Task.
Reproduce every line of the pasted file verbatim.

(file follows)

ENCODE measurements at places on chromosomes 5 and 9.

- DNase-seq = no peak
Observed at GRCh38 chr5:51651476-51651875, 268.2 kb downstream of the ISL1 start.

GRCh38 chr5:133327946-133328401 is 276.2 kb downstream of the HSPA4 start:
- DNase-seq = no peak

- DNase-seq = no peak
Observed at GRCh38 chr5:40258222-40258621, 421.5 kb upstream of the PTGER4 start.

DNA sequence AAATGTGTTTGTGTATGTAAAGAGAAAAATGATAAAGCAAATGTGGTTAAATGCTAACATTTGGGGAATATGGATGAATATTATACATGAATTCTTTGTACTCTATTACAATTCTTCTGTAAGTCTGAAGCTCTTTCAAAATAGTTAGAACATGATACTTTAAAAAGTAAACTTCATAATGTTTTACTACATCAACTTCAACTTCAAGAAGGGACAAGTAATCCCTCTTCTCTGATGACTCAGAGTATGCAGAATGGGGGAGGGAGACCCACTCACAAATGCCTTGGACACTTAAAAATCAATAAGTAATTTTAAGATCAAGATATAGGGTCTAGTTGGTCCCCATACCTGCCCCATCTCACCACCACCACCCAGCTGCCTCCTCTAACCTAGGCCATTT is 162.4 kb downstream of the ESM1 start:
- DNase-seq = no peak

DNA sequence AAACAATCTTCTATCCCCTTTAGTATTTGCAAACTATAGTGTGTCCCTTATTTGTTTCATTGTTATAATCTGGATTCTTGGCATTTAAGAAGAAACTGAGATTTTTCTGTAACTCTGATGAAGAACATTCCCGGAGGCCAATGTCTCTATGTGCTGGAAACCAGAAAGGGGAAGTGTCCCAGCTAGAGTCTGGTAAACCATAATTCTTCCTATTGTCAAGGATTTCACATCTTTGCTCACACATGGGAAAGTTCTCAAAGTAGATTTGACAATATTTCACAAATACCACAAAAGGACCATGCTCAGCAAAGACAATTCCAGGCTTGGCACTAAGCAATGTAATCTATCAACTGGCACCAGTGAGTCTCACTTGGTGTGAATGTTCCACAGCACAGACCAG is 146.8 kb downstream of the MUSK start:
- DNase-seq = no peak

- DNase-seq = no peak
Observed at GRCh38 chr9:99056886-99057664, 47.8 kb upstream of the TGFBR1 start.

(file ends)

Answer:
ENCODE measurements at places on chromosomes 5 and 9.

- DNase-seq = no peak
Observed at GRCh38 chr5:51651476-51651875, 268.2 kb downstream of the ISL1 start.

GRCh38 chr5:133327946-133328401 is 276.2 kb downstream of the HSPA4 start:
- DNase-seq = no peak

- DNase-seq = no peak
Observed at GRCh38 chr5:40258222-40258621, 421.5 kb upstream of the PTGER4 start.

DNA sequence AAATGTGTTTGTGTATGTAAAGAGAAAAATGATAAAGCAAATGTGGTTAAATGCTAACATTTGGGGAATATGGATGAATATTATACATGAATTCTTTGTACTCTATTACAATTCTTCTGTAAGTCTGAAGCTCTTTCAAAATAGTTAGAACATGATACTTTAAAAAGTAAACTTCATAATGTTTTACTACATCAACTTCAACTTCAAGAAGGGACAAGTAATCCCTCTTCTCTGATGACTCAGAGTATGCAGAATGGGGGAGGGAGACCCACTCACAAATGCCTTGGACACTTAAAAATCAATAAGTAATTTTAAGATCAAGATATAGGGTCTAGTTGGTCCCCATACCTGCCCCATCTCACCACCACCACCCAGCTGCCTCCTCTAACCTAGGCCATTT is 162.4 kb downstream of the ESM1 start:
- DNase-seq = no peak

DNA sequence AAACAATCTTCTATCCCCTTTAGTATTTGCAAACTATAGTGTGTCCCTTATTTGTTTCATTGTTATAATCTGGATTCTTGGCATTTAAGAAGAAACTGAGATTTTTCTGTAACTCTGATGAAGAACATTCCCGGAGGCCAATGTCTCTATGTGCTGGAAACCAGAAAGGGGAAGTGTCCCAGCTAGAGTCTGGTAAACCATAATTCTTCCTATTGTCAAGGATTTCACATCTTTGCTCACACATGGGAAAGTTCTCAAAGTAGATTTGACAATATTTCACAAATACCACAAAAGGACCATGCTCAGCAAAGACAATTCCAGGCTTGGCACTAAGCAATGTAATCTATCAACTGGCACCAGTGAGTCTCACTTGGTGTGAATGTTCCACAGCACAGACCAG is 146.8 kb downstream of the MUSK start:
- DNase-seq = no peak

- DNase-seq = no peak
Observed at GRCh38 chr9:99056886-99057664, 47.8 kb upstream of the TGFBR1 start.